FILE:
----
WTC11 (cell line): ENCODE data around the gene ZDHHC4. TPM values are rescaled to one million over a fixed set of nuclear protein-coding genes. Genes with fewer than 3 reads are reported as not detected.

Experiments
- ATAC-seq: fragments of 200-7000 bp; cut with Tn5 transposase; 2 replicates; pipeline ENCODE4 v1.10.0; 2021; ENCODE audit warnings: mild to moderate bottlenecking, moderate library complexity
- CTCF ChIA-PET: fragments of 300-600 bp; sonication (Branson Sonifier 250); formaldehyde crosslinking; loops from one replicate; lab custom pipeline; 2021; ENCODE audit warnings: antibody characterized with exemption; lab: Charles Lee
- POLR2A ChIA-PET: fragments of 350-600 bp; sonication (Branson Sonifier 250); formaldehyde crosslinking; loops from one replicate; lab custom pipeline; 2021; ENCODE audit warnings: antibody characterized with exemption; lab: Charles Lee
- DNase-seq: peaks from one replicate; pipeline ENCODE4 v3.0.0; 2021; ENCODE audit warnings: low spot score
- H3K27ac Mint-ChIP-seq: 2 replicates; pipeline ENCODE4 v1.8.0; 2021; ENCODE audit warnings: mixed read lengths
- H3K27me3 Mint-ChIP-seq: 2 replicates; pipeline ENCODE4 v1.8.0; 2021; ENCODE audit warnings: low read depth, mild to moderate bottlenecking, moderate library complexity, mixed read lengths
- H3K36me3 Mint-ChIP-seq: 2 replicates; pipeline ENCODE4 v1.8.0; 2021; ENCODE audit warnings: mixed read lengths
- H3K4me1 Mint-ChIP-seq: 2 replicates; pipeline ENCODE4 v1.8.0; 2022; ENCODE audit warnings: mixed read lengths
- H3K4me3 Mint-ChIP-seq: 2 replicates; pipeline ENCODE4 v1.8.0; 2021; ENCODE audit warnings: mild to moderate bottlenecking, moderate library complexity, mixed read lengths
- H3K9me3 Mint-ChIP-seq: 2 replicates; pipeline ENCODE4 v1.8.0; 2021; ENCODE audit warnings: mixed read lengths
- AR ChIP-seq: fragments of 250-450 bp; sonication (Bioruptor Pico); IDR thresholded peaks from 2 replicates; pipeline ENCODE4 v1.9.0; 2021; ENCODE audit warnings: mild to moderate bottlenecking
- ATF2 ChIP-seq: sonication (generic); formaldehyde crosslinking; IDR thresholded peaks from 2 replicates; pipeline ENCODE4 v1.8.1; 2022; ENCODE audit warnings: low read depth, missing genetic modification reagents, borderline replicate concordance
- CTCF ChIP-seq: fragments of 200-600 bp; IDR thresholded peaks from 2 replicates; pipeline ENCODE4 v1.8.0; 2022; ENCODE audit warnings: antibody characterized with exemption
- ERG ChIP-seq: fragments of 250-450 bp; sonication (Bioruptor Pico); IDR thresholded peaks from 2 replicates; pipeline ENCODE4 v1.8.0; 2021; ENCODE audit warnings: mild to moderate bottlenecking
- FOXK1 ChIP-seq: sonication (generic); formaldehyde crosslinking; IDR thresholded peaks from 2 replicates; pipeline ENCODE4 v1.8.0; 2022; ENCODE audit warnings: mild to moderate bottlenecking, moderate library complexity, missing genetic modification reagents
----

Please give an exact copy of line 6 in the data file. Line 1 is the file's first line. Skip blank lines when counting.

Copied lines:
- DNase-seq: peaks from one replicate; pipeline ENCODE4 v3.0.0; 2021; ENCODE audit warnings: low spot score